Instead, Burns found himself more involved with the Arduino, and the idea of open-source electronics.
“I completely got into this hobby maker, artist-type world, which is an interesting departure from where I was before,” he recalls.
Looking back, it made a lot of sense, says Burns, who was doing the designs and working with hobbyists from his home and eventually Canal Place while still working for AVID before his departure from the company eight months later.
Along with hobbyists, many science and engineering students are users of the Tiny Circuits platform.
“It’s the easiest way to teach fundamentals,” says Burns. “People say, ‘What do you do with it?’ Well, there’s all sorts of possibilities.”
When Tiny Circuits clients have a product idea, chances are “it’s something we already have and release as a general product,” asserts Burns.
The company also provides a forum where folks can suggest new ideas. If a product idea is unique, Burns will refer the client to one of his partners, Roy Stevens, president of Henway Technologies, which shares work space with Tiny Circuits.
Stevens helps further develop the idea and Burns and his staff develop a prototype, allowing for a custom board and build at Tiny Circuits.
This creates a “kind of bridge,” for hobbyists to have their product developed and brought to the market.
All production is done in-house, allowing Tiny Circuits to compete in terms of cost, using their own machines and labor.
And while the company does a low volume of products, it offers a fairly large range of them.
“For now, we have about 30 boards and make 50 to 100 of them at a time,” offers Burns. “It’s also nice to make it ourselves.”
Worldwide, Tiny Circuits has about 20 (mostly) hobby electronic distributors. Microcenter is its main retailer, the nearest in Mayfield Heights. Products also can be purchased directly from the company online.
The company’s offerings include sensors, processors, basic and starter kits, motors/output, LED/displays, communication and accessories.
Getting the push (or kick) he needed
It’s quite an expense to start a business. Burns launched Tiny Circuits with financial backing from the global crowd funding platform, Kickstarter.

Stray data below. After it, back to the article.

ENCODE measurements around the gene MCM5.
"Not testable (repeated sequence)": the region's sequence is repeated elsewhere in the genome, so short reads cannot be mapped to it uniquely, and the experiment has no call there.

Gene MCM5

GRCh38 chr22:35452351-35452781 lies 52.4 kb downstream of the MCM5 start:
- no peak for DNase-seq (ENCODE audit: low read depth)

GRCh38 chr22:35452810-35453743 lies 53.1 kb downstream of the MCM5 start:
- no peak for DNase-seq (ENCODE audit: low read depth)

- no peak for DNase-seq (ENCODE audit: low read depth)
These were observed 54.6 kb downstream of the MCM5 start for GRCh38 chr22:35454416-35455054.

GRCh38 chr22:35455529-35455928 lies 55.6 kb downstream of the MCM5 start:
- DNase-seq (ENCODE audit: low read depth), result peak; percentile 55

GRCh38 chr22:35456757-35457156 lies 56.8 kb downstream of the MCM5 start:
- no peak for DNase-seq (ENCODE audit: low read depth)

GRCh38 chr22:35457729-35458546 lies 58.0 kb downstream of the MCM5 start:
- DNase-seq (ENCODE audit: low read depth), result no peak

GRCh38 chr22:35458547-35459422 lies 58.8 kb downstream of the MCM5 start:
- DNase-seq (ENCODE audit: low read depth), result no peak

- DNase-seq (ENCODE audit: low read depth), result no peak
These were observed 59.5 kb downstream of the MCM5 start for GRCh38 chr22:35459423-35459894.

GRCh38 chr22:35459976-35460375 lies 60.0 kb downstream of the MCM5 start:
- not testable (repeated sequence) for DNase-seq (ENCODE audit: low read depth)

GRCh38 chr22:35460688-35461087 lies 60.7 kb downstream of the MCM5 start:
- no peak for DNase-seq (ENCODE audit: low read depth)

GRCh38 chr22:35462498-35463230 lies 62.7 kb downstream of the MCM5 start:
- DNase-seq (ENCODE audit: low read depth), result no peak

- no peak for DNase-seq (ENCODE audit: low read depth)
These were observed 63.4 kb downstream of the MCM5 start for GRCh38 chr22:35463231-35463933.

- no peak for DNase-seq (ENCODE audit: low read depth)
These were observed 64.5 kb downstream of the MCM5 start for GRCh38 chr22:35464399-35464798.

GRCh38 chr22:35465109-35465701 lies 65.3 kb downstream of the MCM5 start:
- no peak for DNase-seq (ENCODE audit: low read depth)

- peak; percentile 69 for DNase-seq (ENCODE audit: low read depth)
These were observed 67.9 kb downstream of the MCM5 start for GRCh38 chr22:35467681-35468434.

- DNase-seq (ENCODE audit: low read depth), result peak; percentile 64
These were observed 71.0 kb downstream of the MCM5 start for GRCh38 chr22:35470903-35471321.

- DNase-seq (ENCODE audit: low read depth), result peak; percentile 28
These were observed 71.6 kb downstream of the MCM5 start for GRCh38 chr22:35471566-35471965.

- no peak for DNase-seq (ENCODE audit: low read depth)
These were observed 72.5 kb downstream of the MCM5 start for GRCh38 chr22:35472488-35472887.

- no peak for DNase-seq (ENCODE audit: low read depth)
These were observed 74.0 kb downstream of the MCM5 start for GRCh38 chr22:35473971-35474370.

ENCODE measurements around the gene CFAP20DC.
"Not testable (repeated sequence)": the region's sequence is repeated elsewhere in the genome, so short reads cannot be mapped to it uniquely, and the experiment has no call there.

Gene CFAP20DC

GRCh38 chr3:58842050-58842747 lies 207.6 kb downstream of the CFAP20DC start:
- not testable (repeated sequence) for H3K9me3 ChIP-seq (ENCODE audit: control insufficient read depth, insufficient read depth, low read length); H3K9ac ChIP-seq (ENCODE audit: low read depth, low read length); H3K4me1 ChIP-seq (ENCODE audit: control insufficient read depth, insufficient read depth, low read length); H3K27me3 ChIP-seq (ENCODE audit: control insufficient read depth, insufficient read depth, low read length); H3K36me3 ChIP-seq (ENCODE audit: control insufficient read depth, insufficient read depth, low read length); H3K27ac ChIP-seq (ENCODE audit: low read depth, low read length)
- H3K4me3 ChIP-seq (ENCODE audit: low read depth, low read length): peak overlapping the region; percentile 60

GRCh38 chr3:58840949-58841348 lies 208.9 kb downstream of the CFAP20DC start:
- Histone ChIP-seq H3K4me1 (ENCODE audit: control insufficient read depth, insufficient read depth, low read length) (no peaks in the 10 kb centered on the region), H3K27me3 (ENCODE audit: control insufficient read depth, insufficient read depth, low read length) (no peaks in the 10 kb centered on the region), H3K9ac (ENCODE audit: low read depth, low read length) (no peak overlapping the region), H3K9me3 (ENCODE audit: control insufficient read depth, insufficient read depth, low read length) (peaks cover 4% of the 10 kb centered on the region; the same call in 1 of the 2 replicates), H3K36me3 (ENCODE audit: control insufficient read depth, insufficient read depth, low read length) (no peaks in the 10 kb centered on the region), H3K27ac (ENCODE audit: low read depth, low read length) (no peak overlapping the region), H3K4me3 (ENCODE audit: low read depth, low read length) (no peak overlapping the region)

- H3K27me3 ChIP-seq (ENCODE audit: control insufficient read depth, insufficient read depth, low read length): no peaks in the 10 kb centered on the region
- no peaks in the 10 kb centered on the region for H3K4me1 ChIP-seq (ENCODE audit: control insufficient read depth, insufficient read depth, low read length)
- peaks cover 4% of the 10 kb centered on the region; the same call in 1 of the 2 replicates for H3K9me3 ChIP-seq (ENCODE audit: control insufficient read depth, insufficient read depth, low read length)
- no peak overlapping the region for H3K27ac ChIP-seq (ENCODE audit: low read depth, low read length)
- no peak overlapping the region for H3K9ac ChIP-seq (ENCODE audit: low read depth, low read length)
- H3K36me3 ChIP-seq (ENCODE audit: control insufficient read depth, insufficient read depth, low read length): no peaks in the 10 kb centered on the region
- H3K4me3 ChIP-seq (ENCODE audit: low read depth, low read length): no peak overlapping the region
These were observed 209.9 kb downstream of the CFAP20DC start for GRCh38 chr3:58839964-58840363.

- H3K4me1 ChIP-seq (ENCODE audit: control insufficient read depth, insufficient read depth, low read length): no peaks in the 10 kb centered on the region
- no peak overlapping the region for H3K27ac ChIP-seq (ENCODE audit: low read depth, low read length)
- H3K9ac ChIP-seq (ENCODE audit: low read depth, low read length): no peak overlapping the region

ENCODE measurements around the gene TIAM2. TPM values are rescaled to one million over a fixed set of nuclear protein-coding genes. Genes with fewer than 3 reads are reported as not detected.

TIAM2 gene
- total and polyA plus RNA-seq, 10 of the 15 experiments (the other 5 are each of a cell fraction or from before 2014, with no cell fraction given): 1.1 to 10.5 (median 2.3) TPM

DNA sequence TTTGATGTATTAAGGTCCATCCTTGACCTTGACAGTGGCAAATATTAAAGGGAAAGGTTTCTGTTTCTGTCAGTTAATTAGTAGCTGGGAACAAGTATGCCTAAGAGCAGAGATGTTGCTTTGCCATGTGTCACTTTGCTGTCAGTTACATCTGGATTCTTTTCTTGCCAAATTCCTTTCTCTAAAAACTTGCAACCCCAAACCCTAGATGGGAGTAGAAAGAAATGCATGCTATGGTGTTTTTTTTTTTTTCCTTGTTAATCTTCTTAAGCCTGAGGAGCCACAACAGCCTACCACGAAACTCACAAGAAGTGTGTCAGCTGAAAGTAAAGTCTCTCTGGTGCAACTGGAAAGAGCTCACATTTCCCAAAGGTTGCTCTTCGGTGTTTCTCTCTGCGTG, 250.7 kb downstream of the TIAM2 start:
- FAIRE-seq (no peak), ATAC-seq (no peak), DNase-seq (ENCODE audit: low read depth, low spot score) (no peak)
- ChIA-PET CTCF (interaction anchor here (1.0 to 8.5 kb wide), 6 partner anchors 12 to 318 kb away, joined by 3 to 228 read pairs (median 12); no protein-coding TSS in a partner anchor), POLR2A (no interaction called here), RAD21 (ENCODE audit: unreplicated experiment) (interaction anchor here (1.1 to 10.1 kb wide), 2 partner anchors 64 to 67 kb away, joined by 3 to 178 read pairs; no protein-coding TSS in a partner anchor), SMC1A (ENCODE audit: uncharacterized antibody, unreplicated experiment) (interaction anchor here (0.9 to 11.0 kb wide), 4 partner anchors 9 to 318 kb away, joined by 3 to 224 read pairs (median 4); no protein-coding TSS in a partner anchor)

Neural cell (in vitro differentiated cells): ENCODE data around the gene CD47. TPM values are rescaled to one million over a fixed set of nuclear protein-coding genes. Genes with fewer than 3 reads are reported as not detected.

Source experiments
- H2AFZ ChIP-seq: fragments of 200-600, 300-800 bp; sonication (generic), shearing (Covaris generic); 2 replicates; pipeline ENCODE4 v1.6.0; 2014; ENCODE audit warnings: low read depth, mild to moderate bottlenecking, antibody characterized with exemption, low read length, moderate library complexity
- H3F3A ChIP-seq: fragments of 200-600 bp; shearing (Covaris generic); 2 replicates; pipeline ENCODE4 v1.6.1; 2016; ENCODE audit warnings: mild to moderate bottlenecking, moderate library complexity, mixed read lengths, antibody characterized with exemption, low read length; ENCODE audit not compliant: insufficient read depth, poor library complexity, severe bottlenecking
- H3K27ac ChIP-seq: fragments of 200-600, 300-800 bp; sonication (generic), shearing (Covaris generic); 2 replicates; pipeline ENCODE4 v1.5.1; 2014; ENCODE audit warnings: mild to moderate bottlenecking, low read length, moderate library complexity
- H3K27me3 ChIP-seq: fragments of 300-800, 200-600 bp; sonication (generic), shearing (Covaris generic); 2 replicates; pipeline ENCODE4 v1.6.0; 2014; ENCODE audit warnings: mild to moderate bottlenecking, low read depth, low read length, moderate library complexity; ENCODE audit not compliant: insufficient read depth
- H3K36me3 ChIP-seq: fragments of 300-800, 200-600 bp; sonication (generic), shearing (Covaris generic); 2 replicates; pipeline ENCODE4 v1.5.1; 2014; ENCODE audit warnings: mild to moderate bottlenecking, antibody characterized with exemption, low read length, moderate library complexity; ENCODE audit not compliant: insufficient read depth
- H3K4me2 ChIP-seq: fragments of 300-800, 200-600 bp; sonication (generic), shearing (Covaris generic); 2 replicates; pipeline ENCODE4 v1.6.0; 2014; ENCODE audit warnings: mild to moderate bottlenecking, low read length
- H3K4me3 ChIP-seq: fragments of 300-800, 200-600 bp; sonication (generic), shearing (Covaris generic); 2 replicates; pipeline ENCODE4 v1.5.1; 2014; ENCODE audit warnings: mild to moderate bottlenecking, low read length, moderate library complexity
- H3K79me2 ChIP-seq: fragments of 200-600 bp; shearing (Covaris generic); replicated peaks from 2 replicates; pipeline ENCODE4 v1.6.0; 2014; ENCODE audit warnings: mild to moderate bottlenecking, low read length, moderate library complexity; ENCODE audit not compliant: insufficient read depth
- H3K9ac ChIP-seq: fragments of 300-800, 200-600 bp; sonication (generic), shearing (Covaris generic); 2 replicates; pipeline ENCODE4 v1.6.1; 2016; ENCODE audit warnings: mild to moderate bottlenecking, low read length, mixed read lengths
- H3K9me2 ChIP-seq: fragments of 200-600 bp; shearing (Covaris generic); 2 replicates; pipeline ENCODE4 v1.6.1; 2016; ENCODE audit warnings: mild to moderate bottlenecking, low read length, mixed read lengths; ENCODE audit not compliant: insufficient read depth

“With Kickstarter, I could tell there was a business here because we raised a lot of money in such a short amount of time,” he says.
He raised more than $100,000, enabling him to set up shop and start production at Canal Place. Recently, Kickstarter raised $128,000 ($15,000 of which was raised in just eight hours), for Burns’ Tiny Screen, a thumb-sized display.
Tiny Circuits hires interns, and employs a staff of eight, including Burns, who knew earlier on what his career path held.
“I had that nerd knack, playing with computers and what-not,” he says. “And I pretty much knew from a young age that I would go into engineering of some sort.”
In addition to the GPS cat tracker, another interesting Tiny Circuits-based product is a WiFi moisture sensor system, which allows a Cleveland customer to be tweeted by phone twice daily the moisture level of his garden.
Another product, Tiny Lily, is a sewable e-textile electronics platform that uses an LED ground board placed in clothing with conductive thread to make the garment light up.
With the success of Tiny Circuits in a relatively short amount of time, just two years, the imposing equipment doesn’t run daily. But that’s going to change with the recent funding from Kickstarter.
“We’re going to need a lot of boards,” Burns acknowledges. “And probably going to build over 10,000 in the next couple months. On a good day, we can probably do 1,000, but our machines can do more than that, so they’ll be running every day.”
When looking back on his time with Tiny Circuits, Burns reflects on the greater impact of what his work has accomplished.
“I certainly like this, having the freedom, having worked the corporate life before,” Burns reflects. “I just enjoy the ability to build something, more than just the board, but that could potentially have a nice impact around here so we can continue to grow and employ more people.”